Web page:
The sign advertises the cash paid to a used car on January 12, 2022 in Alhambra, California.
Frederick J. Brown | AFP | Getty Images
Detroit-Wholesale used car prices have fallen sharply from record highs set in January, Higher inflation It may be behind us in the United States.
Cox Automotive Said on friday The Manheim Used Car Value Index, which tracks the prices of used cars sold at US wholesale auctions, fell 1% from March to April, the third straight month since the first month of the year.
“We’re back to a car that’s clearly declining again, which is good news for both inflation and consumers looking to buy a car,” Jonathan Smoke, chief economist at Cox Automotive, told CNBC. Told.
Wholesale car prices have fallen 6.4% since January’s record. However, prices are still very high and the index remains up 14% from a year ago.
The fall in prices comes from Mannheim’s estimate of a 13% drop in pre-owned retail sales from March, suggesting that demand is easing at record highs. I am.
For over a year, automakers have now Shortage of semiconductor chips This sporadically stopped production of new vehicles, resulting in record lows in vehicle inventories and higher prices. Due to this situation, many buyers have entered the used car market.
Smoke expects used car prices to continue to rise, but it will return to a “pretty normal pattern” and there is a possibility that prices will rise slightly later this year.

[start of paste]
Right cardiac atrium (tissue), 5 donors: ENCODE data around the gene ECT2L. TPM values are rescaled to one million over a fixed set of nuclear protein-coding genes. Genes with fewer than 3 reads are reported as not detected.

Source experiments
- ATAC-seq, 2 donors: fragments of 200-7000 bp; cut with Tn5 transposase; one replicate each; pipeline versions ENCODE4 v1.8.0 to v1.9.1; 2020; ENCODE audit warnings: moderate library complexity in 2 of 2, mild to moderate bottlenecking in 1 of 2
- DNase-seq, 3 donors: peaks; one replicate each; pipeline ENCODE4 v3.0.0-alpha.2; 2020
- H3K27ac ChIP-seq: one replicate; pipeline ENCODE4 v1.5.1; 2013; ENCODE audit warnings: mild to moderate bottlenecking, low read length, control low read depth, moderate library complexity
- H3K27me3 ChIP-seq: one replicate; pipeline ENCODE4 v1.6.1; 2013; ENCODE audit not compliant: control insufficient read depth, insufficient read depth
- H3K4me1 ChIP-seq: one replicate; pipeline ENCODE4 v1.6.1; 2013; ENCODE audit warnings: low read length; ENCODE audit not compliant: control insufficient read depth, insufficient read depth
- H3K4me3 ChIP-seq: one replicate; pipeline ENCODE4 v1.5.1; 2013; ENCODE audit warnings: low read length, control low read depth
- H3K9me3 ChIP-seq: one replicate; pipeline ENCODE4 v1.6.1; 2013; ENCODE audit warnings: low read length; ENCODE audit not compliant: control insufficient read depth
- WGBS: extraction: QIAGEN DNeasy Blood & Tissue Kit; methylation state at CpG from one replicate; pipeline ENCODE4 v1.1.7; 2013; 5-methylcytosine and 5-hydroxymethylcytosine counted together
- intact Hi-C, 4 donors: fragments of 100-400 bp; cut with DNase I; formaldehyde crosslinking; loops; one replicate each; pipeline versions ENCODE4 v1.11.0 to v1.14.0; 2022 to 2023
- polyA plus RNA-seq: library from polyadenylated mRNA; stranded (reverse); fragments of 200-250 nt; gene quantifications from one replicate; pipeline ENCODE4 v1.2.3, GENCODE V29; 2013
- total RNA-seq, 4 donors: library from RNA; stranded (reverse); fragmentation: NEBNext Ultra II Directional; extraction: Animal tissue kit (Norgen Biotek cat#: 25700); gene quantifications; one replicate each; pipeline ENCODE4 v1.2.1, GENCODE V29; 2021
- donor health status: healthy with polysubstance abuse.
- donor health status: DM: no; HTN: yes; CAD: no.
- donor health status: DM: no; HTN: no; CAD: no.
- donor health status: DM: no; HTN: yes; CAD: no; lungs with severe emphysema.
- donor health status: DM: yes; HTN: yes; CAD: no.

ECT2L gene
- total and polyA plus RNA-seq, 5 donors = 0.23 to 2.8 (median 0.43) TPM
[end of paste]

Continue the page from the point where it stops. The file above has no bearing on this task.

“In that respect, it’s potentially becoming a bit deflationary,” Smoke said, adding that it doesn’t necessarily mean that major price adjustments will take place. “This is not the commodity market that people are guessing, but used cars are actually an asset that provides people with utility.”
“For the past two years, there have been unusual conditions that have stimulated demand and supply has been limited,” he said.
Such a fall is good news for the Biden administration, which has blamed many of the country’s rising inflation rates. In the used car market.. Over the last two decades, used cars have averaged zero contribution to inflation. According to data from the US Bureau of Labor Statistics, it contributed more than 1% year-on-year in January.
Persistent inflation has raised prices to historic levels over the past year. This trend has caused political damage to the Biden administration and has raised concerns about “stagflation,” an unwanted combination of rising prices and stagnant economic growth.
– CNBC Kevin Breuninger Contributed to this report.